MedStar Authors catalog › Details for: Survival from a 75% TBSA thermal injury complicated by bowel ischemia presenting with pneumatosis intestinalis.
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Survival from a 75% TBSA thermal injury complicated by bowel ischemia presenting with pneumatosis intestinalis.

by Caso, Raul; Barrak, Dany; Travis, Taryn E; Johnson, Laura; Shupp, Jeffrey W.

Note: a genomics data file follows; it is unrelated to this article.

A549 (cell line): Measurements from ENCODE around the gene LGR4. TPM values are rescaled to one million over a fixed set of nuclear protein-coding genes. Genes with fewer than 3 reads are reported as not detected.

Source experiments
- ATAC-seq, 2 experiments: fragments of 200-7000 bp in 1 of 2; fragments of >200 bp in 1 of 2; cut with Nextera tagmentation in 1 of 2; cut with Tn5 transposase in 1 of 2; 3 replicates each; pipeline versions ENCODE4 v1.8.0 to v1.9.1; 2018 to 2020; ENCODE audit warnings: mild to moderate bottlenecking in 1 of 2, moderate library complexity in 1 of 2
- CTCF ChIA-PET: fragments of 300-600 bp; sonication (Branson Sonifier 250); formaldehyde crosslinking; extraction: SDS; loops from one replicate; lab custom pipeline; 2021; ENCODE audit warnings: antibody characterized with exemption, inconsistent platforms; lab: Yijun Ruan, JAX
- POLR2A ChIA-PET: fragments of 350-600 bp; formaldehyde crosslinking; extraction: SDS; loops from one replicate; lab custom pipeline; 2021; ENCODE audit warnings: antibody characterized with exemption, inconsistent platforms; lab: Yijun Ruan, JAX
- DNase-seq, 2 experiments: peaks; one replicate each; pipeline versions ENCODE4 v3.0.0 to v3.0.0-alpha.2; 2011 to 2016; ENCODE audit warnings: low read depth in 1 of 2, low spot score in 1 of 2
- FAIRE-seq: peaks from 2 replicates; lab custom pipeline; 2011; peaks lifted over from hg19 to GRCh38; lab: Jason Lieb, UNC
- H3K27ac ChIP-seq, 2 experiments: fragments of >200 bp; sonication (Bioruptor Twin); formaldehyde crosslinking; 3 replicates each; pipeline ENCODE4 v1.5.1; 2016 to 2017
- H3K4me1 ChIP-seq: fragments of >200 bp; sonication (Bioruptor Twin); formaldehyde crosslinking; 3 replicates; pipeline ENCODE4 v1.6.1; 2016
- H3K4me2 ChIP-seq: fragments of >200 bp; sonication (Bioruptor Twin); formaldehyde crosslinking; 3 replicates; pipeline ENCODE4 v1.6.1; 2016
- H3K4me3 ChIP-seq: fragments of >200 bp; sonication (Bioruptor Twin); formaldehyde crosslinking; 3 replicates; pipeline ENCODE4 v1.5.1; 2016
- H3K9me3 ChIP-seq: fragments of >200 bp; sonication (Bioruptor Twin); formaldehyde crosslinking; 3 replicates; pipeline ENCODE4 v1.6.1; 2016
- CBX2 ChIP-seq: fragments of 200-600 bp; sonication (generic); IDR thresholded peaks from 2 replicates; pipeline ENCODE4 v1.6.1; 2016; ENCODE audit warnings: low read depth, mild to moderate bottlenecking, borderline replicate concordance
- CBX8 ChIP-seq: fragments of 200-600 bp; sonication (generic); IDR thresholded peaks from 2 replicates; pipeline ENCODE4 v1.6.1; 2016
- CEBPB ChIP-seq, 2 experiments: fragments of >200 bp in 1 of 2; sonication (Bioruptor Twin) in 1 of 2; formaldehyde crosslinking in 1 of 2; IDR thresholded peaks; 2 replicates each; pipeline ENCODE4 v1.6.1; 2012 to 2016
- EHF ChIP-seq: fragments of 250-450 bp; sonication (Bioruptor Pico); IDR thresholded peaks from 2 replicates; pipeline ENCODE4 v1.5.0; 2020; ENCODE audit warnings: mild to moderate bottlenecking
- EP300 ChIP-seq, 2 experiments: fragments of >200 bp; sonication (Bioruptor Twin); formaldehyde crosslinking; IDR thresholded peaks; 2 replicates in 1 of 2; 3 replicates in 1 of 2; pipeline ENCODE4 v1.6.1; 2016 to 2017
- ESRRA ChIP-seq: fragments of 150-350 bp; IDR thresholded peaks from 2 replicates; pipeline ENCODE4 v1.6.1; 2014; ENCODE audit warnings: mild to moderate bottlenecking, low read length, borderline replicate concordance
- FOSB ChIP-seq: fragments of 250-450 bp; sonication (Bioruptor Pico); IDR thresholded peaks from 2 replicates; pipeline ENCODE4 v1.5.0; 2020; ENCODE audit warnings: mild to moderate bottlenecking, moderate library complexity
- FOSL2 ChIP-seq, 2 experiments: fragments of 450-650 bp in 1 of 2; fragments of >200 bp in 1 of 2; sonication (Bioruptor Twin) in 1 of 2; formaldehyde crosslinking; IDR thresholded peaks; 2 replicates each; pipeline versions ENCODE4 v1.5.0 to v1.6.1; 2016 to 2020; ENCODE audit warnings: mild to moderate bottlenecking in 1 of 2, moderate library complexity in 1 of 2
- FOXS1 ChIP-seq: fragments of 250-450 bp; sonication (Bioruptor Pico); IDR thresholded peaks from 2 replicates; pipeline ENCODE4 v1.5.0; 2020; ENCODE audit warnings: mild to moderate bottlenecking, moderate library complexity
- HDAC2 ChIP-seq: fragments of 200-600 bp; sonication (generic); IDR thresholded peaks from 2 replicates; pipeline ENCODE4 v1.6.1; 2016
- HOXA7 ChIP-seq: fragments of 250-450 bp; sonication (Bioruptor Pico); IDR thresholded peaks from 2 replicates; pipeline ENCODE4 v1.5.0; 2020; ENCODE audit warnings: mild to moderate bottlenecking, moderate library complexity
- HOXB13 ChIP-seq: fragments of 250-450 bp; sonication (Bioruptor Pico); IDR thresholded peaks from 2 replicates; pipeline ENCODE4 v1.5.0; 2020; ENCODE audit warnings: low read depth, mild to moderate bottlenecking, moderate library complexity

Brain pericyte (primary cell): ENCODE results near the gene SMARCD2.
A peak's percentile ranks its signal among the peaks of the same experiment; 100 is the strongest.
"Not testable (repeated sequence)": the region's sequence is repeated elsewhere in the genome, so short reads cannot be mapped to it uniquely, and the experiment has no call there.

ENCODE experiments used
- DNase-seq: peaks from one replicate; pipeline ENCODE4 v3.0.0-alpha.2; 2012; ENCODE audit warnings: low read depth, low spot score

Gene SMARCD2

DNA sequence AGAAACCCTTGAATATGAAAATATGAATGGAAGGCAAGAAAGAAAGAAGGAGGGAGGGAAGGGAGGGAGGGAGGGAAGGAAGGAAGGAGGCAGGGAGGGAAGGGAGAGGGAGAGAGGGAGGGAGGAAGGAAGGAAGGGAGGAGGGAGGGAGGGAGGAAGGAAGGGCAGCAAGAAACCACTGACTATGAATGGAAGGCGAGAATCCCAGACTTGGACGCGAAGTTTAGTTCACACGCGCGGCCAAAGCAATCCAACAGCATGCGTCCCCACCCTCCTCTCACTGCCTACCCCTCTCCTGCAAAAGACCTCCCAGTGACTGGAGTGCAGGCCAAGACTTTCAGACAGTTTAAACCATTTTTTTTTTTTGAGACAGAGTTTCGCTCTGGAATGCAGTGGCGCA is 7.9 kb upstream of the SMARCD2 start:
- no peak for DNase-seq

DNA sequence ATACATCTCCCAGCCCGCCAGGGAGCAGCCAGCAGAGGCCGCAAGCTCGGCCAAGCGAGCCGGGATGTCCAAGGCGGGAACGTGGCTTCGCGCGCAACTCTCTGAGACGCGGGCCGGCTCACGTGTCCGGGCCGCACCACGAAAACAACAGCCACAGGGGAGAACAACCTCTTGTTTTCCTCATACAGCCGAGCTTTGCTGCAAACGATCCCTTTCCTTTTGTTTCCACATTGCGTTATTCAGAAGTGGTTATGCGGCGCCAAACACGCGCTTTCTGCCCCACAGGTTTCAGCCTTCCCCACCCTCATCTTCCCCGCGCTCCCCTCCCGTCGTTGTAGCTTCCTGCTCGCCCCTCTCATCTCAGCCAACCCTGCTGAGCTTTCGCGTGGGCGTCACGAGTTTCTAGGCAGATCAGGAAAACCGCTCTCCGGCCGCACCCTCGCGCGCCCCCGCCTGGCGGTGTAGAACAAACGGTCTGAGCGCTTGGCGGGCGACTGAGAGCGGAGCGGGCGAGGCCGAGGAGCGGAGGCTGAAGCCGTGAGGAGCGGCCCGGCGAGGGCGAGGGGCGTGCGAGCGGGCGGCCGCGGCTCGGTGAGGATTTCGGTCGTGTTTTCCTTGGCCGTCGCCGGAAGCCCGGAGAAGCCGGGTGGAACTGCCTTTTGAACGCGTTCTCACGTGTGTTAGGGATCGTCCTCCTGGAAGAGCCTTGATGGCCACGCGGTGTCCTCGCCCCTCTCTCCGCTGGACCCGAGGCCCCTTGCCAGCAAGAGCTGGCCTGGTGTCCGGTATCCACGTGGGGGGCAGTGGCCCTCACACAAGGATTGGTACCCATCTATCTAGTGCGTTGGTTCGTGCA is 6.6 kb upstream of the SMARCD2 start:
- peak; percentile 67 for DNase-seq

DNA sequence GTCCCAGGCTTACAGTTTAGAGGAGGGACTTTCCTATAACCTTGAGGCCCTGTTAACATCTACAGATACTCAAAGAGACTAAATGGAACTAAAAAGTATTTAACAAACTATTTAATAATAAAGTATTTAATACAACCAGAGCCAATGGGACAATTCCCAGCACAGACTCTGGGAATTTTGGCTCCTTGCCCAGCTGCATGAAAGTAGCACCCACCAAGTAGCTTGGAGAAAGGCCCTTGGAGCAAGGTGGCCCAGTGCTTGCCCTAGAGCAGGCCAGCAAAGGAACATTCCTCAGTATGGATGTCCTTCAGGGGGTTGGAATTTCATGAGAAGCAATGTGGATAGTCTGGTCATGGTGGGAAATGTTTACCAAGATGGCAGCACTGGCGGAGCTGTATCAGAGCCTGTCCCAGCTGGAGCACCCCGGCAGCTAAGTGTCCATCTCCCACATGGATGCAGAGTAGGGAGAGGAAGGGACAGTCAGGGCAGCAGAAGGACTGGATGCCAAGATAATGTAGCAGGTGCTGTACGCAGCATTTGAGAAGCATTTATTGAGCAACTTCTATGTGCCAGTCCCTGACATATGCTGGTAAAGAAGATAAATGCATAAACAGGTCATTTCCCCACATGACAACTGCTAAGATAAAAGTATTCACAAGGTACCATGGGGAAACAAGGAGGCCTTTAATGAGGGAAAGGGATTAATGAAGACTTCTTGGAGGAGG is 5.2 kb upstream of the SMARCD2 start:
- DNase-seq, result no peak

Citation: Journal of Surgical Case Reports. 2018(8):rjy235, 2018 Aug..Journal: Journal of surgical case reports.Published: ; 2018ISSN: 2042-8812.Full author list: Caso R; Barrak D; Travis TE; Johnson LS; Shupp JW.UI/PMID: 30181865.Subject(s): IN PROCESS -- NOT YET INDEXEDInstitution(s): MedStar Washington Hospital Center | MedStar Health Research InstituteDepartment(s): Surgery/General Surgery | Surgery/Burn Services | Firefighters' Burn and Surgical Research LaboratoryActivity type: Journal Article.Medline article type(s): Journal ArticleOnline resources: Click here to access online Digital Object Identifier: https://dx.doi.org/10.1093/jscr/rjy235 (Click here) Abbreviated citation: J. surg. case rep.. 2018(8):rjy235, 2018 Aug.Abstract: Thermal injury is associated with an increased risk of abdominal complications such as ischemia, infarction and pneumatosis intestinalis (PI). PI is characterized by gas in the intestinal wall and, when diagnosed it can signify the presence of a life-threatening condition. We present a case of a patient who survived 75% total body surface area burns complicated by ischemic bowel that initially presented as extensive PI. This patient was emergently taken to the operating room and underwent a subtotal colectomy and small bowel resection for ischemic bowel. Prompt diagnosis and successful management of the underlying condition ultimately contributed to the patient's survival. The presence of peritonitis or abdominal distension, portomesenteric venous gas and lactic acidosis should prompt immediate surgical intervention in the post-burn period.

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